Fortunately, I had no commitments for Saturday morning and was able to get down to Mum early the next morning, before hooking up with some friends to catch up, drink beer and watch rugby.

Work

The business elements of the trip went well, (you can read about the pen show [here](https://www.nerosnotes.co.uk/blogs/news/south-west-pen-show)) and I was soon back in to the swing of being on the road. Tuesday night, I slept in my own bed back in Cyprus and prepared for Thursday, where I was scheduled to attend a Symposium on Financial Crime.

After a couple of months working remotely, I was suddenly back into face to face mode, from a pen show, through client meetings, to full-blown conference mode, all in the space of a few days.

It strikes me how easy it is to switch mode. The trick, I suspect, is going to be maintaining a balance between my various incarnations. After a few days talking financial services and compliance, I see plenty of opportunities for both business and travel. However – I didn’t come to live here so that I would never be here.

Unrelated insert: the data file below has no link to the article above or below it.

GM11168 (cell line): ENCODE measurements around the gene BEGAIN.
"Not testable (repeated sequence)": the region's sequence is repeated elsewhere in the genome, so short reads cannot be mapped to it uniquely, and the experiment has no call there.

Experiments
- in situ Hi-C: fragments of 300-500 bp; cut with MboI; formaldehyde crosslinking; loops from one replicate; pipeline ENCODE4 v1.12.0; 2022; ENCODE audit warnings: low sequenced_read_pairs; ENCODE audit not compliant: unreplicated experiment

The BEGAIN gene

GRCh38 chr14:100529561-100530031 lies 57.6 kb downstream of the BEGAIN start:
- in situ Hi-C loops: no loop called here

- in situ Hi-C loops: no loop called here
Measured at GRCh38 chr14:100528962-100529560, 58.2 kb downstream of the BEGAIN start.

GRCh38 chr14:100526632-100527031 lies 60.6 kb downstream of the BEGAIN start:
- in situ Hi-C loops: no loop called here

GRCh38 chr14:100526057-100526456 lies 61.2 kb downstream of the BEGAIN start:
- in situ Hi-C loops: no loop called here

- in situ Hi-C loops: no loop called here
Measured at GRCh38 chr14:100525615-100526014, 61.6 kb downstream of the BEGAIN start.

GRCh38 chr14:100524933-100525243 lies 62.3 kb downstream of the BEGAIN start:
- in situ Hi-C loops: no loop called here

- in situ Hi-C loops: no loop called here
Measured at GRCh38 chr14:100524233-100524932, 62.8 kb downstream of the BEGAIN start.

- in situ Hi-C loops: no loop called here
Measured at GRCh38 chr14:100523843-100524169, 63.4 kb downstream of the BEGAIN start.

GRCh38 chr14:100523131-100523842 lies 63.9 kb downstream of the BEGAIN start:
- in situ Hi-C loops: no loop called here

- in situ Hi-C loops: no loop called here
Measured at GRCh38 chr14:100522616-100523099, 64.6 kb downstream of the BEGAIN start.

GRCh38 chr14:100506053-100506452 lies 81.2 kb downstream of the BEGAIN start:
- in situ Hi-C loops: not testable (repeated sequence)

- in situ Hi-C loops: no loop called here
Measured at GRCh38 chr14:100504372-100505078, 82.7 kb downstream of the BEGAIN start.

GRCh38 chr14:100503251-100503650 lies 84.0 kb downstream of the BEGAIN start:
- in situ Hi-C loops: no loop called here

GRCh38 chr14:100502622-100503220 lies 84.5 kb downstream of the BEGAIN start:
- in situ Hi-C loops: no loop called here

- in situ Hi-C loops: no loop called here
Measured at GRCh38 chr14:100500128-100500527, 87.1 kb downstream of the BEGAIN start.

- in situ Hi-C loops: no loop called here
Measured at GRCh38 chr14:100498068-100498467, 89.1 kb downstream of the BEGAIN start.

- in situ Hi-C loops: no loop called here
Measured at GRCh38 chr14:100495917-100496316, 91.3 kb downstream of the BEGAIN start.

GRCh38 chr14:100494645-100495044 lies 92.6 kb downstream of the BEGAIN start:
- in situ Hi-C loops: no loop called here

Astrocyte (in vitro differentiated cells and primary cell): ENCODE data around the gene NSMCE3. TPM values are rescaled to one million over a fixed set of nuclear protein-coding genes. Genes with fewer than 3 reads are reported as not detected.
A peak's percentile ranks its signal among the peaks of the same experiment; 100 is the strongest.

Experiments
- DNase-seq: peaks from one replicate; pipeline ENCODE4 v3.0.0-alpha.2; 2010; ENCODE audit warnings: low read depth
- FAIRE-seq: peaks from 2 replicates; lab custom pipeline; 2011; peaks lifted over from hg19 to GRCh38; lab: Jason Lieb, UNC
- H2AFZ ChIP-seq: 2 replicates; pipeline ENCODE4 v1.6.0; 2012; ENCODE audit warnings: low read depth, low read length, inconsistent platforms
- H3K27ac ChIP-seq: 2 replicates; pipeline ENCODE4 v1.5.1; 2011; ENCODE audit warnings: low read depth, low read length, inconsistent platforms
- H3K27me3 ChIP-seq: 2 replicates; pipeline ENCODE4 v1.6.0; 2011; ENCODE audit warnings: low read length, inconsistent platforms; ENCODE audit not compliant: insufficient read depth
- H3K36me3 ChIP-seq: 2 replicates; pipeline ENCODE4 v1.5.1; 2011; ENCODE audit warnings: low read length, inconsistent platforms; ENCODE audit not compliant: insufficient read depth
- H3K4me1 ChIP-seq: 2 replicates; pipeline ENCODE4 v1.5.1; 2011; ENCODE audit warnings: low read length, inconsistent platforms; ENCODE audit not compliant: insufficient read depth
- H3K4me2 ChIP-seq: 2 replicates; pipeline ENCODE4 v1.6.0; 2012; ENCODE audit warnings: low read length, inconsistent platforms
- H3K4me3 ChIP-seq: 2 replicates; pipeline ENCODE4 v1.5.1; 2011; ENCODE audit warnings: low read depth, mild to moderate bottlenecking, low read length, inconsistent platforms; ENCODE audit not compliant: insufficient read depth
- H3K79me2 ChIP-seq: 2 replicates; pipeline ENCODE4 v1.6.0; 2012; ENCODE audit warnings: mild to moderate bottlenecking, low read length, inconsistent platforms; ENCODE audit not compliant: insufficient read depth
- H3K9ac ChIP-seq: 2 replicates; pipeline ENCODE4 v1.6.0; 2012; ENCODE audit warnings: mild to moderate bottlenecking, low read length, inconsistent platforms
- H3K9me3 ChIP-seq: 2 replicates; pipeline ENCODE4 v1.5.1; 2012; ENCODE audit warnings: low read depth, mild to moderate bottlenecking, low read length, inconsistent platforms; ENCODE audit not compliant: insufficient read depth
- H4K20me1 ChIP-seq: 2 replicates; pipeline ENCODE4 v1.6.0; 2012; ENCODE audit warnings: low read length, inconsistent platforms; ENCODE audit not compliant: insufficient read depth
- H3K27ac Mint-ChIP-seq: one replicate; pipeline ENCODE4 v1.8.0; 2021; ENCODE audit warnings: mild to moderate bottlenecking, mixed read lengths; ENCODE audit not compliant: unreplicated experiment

Work on the house has dragged on. Errors and wet weather each playing their part. The garden is completely fenced now, with an electric gate at the bottom. My office is hardwired through to the modem upstairs, and we have a range of electronic security measures in place. Next week, we will be hooked up to TV services.

Settled

I finally feel settled to get on with my writing, my consulting and my ‘notebooking’ from my new home. This feeling will, of course, be immediately tested by warming weather, and inviting golf courses…